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Authors: Quattrocchi, F.* 
Boschi, E.* 
Spena, A.* 
Buttinelli, M.* 
Cantucci, B.* 
Procesi, M.* 
Title: Synergic and conflicting issues in planning underground use to produce energy in densely populated countries, as Italy Geological storage of CO2, natural gas, geothermics and nuclear waste disposal
Journal: Applied energy 
Series/Report no.: /101 (2013)
Publisher: Elsevier Science Limited
Issue Date: 2013
DOI: 10.1016/j.apenergy.2012.04.028
Keywords: Energy planning by underground use CO2/natural gas storage Deep geothermics Nuclear waste disposal
Sound energy-mix
Densely populated countries
Subject Classification05. General::05.02. Data dissemination::05.02.99. General or miscellaneous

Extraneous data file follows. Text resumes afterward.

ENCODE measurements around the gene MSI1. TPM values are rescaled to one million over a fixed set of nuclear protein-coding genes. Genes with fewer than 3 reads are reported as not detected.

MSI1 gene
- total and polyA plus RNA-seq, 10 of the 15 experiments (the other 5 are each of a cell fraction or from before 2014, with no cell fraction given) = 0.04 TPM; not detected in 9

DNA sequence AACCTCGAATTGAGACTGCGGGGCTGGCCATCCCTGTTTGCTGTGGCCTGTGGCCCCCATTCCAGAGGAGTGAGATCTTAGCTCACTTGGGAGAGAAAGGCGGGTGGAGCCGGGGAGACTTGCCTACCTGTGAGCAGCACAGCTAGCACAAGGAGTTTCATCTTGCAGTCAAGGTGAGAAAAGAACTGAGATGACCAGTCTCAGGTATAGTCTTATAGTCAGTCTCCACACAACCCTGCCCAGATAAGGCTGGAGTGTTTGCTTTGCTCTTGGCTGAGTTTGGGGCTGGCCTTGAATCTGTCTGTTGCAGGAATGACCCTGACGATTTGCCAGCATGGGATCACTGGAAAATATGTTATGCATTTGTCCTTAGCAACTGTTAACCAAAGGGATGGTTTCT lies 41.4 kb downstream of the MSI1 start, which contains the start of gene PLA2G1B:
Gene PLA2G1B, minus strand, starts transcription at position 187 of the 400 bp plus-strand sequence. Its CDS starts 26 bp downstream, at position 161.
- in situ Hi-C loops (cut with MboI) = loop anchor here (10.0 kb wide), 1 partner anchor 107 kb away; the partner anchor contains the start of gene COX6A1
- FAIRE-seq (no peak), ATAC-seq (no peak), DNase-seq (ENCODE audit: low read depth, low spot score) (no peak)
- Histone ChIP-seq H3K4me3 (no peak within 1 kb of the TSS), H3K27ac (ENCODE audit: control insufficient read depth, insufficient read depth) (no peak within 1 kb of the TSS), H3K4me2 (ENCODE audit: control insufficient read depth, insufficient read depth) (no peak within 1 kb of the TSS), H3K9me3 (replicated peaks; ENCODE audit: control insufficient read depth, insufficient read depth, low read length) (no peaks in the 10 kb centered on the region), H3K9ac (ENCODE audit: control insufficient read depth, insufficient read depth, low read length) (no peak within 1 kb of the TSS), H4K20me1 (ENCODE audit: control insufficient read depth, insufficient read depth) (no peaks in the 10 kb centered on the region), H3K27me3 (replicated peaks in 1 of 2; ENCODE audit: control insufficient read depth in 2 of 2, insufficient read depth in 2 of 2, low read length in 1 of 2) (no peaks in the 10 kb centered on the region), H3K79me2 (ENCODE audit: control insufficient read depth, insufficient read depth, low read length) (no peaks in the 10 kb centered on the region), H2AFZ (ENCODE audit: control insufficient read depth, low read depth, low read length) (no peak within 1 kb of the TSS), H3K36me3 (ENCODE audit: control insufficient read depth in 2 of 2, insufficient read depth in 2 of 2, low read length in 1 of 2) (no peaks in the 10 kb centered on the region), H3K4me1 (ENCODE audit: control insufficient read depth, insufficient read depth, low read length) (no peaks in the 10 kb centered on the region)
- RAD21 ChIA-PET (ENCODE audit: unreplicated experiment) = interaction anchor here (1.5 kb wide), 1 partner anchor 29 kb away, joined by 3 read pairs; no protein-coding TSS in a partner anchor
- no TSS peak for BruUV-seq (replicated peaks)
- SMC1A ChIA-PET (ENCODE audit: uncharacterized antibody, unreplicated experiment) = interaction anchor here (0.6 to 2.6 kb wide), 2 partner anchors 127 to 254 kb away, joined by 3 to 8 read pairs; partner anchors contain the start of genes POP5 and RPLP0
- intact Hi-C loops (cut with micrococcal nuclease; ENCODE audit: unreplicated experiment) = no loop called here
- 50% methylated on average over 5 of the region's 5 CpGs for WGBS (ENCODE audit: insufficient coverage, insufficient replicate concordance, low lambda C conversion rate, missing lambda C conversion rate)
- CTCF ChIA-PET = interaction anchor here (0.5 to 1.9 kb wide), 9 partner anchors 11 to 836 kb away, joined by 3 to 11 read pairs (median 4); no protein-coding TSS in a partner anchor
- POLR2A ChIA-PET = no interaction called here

Abstract: In densely populated countries there is a growing and compelling need to use underground for different and possibly coexisting technologies to produce ‘‘low carbon’’ energy. These technologies include (i) clean coal combustion merged with CO2 Capture and Storage (CCS); (ii) last-generation nuclear power or, in any case, safe nuclear wastes disposal, both ‘‘temporary’’ and ‘‘geological’’ somewhere in Europe (at least in one site): Nuclear wastes are not necessarily associated to nuclear power plants; (iii) safe natural gas (CH4) reserves to allow consumption also when the foreign pipelines are less available or not available for geopolitical reasons and (iv) ‘‘low-space-consuming’’ renewables in terms of Energy Density Potential in Land (EDPL measured in [GW h/ha/year]) as geothermics. When geothermics is exploited as low enthalpy technology, the heat/cool production could be associated, where possible, to increased measures of ‘‘building efficiency’’, low seismic risks building reworking and low-enthalpy heat managing. This is undispensable to build up ‘‘smart cities’’. In any case the underground geological knowledge is prerequisite. All these technologies have been already proposed and defined by the International Energy Agency (IEA) Road Map 2009 as priorities for worldwide security: all need to use underground in a rational and safe manner. The underground is not renewable in most of case histories [10,11]. IEA recently matched and compared different technologies in a unique ‘‘Clean Energy Economy’’ improved document (Paris, November 16–17, 2011), by the contribution of this vision too (see reference). In concert with ‘‘energy efficiency’’ improvement both for plants and buildings, in the frame of the ‘‘smart cities’’ scenarios, and the upstanding use of ‘‘energy savings’’, the energetic planning on regional scale where these cities are located, are strategic for the year 2050: this planning is strongly depending by the underground availability and typology. Therefore, if both literature and European Policy are going fast to improve the concept of ‘‘smart cities’’ this paper stresses the concept of ‘‘smart regions’’, more strategic than ‘‘smart cities’’, passing throughout a discussion on the synergic and conflicting use of underground to produce energy for the ‘‘smart regions’’ as a whole. The paper highlights the research lines which are urgent to plan the soundest energy mix for each region by considering the underground performances case by case: a worldwide mapping, by GIS tools of this kind of information could be strategic for all the ‘‘world energy management’’ authorities, up to ONU, with its Intergovernmental Panel on Climate Change (IPCC), the G20, the Carbon Sequestration
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